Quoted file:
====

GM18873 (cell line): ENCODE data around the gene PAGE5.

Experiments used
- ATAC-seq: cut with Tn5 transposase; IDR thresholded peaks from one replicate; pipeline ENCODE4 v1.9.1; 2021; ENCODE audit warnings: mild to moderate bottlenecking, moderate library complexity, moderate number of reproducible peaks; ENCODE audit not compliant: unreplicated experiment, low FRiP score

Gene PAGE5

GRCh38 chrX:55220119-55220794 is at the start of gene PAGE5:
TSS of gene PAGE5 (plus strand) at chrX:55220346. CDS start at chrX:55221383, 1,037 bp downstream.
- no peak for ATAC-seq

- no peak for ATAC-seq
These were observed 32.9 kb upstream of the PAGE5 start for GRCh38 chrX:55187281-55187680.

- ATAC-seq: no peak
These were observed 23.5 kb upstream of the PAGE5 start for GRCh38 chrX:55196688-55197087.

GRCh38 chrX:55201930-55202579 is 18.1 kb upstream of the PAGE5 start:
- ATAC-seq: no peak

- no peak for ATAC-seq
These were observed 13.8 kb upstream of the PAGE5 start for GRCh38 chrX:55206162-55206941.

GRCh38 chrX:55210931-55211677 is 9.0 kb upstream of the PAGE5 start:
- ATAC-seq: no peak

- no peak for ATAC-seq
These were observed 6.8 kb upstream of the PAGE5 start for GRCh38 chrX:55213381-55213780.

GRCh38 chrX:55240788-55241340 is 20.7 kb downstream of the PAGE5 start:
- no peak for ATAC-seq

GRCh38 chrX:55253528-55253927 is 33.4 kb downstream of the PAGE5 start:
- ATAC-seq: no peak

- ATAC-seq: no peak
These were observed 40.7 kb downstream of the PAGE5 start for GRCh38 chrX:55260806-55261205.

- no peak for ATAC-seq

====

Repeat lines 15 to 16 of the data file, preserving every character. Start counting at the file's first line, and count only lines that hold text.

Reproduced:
These were observed 13.8 kb upstream of the PAGE5 start for GRCh38 chrX:55206162-55206941.

GRCh38 chrX:55210931-55211677 is 9.0 kb upstream of the PAGE5 start: